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People who are diagnosed with prediabetes can delay or prevent the disease if they change their lifestyle and lose a significant amount of weight. But here's the challenge: How can people be motivated to eat healthier and move more? Increasingly, the answer might include digital medicine.
Omada has rolled out a digital program, delivered on smartphones and other devices, that incorporates all the ingredients known to help people overhaul their habits. It includes e-coaching; peer support; education; diet and exercise tracking; and electronic nudging. (Forget to weigh in or track your meals? You'll get texts or emails reminding you to do it.)
"Week by week we have lessons on different themes, " Duffy explains. "They're interactive, and there's little games" to keep it dynamic. Participants are matched with a group of peers (online) and they're led by a coach, who they can text or email back and forth with. "We call it the symphony effect," Duffy says, because there are multiple methods working together to help participants stay on track.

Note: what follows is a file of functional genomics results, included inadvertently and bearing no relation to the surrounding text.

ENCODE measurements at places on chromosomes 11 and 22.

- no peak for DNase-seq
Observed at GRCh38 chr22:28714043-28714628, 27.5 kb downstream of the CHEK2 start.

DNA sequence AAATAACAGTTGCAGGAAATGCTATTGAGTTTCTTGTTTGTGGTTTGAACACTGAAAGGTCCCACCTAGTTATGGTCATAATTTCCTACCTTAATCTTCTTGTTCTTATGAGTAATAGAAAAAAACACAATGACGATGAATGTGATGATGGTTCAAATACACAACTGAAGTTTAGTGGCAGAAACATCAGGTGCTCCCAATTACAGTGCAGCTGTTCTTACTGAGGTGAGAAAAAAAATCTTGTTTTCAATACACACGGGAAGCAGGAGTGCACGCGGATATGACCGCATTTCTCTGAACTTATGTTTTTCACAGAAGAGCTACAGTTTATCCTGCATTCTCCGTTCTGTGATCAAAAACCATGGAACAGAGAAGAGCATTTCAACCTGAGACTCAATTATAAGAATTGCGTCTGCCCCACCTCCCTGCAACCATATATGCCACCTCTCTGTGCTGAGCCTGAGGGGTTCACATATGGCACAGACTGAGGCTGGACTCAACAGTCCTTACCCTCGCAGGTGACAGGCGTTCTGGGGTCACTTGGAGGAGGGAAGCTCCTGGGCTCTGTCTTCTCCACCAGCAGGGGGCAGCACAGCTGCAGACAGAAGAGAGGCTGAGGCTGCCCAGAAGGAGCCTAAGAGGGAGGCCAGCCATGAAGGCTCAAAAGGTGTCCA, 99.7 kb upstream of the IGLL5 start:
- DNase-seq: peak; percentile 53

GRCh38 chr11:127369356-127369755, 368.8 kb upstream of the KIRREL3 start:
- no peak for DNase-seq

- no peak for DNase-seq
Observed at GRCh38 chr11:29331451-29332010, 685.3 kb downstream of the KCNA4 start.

Sometimes fear is a good motivator for losing weight. Don Speranza is in his late 60s and lives on a farm along the Columbia River in Washington state, where he runs a bed and breakfast with his wife. He's also the chef at the inn. "I'm immersed in food all day," Speranza says.
Last year he received an email from his doctor at Kaiser Permanente with some test results. "It was like a gut punch, " Speranza says.
Based on his weight, which had been crept up to 210 pounds, and the results of his bloodwork to test his glucose, he was diagnosed with prediabetes. This means his blood sugar level was elevated, but not yet high enough to be diagnosed with the condition.
"It was a real come-to-Jesus moment," Speranza recalls. He knew that diabetes increased the risk of heart disease and can lead to many other complications including vision loss and amputations.